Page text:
On August 2nd, 2008, we held our farewell ceremony at the Reserve Center.
Ceremonies are important and necessary. They allow us to reward individuals, celebrate special occasions, and provide a touchstone to the customs and courtesies we have in this organization.
This ceremony was just what it should be; short, to the point, attended by loving families, and followed by good food. We had six guest speakers; the battalion commander, the brigade commander, a local fire chief and three local and state politicians. And still we kept the whole thing under 30 minutes. It was attended by our families and the press.
The one recurring theme for all of the speakers is the importance of family to the Soldier. Nothing could be more true. Wherever the winds of politics push an administration, for good or ill, and Soldiers go into harms way with or without the support of the public, one thing remains strong - the need for or family to support us.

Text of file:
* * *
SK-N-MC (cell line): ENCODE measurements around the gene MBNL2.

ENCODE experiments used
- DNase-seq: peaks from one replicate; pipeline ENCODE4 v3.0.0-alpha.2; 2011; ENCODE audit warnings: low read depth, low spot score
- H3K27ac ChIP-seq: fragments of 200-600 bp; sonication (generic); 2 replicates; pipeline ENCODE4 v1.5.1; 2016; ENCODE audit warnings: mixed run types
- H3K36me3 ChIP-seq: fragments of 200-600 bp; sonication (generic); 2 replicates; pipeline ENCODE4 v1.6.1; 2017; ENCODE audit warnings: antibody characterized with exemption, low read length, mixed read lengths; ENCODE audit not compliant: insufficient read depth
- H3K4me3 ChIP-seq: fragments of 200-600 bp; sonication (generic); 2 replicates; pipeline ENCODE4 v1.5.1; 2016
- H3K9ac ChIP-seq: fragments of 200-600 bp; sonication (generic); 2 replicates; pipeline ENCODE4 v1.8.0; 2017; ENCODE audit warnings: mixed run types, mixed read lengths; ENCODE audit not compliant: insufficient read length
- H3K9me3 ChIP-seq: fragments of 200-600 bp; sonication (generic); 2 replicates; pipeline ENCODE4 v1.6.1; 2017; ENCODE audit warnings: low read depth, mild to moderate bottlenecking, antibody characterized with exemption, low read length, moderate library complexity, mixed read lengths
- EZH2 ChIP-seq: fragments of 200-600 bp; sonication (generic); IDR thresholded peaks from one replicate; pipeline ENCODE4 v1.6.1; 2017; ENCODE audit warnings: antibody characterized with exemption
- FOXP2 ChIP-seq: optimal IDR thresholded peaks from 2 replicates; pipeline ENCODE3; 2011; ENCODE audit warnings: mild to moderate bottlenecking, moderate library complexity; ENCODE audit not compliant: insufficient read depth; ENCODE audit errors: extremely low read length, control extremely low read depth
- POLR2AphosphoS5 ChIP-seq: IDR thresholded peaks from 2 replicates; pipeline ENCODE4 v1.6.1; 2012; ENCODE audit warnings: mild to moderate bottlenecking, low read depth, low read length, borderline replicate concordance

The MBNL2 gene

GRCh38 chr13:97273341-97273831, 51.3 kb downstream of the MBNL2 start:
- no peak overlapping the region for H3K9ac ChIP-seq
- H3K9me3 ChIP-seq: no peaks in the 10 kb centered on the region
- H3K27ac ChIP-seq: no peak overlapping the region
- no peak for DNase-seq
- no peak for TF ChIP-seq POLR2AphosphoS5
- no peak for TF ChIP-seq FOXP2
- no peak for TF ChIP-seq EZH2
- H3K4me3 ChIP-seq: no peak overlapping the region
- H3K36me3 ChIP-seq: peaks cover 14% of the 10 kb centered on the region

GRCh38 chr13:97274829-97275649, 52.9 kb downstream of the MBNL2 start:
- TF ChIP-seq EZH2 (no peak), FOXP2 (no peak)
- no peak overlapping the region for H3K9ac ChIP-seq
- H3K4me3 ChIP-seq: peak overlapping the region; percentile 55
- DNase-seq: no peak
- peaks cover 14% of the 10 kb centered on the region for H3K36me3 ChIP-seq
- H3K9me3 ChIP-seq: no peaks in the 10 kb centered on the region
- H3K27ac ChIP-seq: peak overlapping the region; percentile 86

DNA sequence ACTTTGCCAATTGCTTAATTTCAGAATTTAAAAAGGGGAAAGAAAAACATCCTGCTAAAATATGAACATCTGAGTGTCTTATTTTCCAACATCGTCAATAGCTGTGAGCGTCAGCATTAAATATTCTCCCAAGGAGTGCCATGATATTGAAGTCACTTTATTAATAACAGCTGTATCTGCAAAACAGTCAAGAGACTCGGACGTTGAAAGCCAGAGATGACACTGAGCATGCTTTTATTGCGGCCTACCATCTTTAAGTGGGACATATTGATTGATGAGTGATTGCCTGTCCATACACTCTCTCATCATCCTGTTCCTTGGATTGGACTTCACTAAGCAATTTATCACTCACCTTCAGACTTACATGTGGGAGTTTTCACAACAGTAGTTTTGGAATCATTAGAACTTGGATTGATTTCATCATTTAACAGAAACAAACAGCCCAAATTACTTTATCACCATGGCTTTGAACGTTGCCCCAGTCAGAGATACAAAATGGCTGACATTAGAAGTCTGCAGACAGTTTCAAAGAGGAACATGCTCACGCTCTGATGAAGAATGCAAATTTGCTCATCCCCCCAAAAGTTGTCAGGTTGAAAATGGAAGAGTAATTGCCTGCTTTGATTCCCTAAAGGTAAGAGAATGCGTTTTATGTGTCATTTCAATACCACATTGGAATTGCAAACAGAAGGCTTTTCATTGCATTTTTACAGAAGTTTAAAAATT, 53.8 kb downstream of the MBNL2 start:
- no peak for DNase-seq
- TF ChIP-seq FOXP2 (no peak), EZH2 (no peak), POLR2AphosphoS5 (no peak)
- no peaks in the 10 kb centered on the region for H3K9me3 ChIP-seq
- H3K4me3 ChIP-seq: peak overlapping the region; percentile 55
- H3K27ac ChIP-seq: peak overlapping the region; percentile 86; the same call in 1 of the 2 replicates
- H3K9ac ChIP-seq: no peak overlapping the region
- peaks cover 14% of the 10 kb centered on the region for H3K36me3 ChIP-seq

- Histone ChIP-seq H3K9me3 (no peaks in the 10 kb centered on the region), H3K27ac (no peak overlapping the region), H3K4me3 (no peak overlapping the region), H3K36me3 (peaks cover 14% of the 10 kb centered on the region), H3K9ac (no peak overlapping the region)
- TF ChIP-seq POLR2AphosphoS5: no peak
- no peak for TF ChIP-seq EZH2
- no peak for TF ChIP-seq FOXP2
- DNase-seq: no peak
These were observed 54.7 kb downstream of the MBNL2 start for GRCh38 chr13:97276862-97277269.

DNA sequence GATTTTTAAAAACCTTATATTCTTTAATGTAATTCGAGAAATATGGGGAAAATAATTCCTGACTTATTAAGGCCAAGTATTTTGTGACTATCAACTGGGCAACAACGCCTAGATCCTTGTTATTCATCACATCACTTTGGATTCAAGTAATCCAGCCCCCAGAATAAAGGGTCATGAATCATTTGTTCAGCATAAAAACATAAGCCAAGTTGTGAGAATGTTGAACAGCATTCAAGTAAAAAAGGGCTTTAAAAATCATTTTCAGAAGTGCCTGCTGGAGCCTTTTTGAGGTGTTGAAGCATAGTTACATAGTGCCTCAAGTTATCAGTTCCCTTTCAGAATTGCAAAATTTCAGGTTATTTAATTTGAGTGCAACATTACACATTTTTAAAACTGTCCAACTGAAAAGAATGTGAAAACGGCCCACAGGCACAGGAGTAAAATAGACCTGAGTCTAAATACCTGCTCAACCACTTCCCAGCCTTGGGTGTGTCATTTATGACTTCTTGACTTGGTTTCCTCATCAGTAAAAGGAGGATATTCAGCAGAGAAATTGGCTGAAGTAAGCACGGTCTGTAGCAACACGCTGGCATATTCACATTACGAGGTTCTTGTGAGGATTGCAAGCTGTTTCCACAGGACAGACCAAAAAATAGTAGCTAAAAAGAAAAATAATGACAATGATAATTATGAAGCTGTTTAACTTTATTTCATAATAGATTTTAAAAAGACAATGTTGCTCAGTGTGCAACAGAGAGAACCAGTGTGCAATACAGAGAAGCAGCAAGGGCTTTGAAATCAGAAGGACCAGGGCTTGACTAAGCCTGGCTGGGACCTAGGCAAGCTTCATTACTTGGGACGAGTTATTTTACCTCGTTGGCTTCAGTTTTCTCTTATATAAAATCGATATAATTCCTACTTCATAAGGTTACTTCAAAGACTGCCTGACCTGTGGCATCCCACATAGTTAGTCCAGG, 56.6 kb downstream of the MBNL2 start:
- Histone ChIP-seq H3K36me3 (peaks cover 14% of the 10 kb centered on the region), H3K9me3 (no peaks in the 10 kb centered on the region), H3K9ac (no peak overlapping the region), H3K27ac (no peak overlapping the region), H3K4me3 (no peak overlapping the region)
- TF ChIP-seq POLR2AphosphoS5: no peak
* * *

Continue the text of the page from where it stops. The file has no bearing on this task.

The family takes on so much in our absence. Spouses take over all of the household duties; mowing lawns, changing diapers, paying bills, and countless other menial tasks. The truth is that they could do all of this on any given day if their partner was running late, or out of town for a few days. However, not having that partner by their side day after day for months on end makes the work more apparent.
Children probably face the biggest hurdles. A parent is far away. They may not know much, but children know enough to know that "war" is dangerous - people die in wars. On Active Duty posts the support system is larger and better integrated into daily life. Not so for the kids of Reservists and National Guardsmen. For example, my daughter is the only child in her school whose parent is deployed. In fact, she may be the only child in the entire school district. How prepared are her teachers? I know that I personally struggle with the emotions of being away from my two children over the course of the next year.
And so we need a ceremony like this to say good-bye in some official way. Even though we were not going anywhere until next week, our families were there - and there were hugs all around, tears, and laughter.
A lot of the details of the ceremony were captured by the press on TV channels WTVH, and WYSR, on the web, and in print.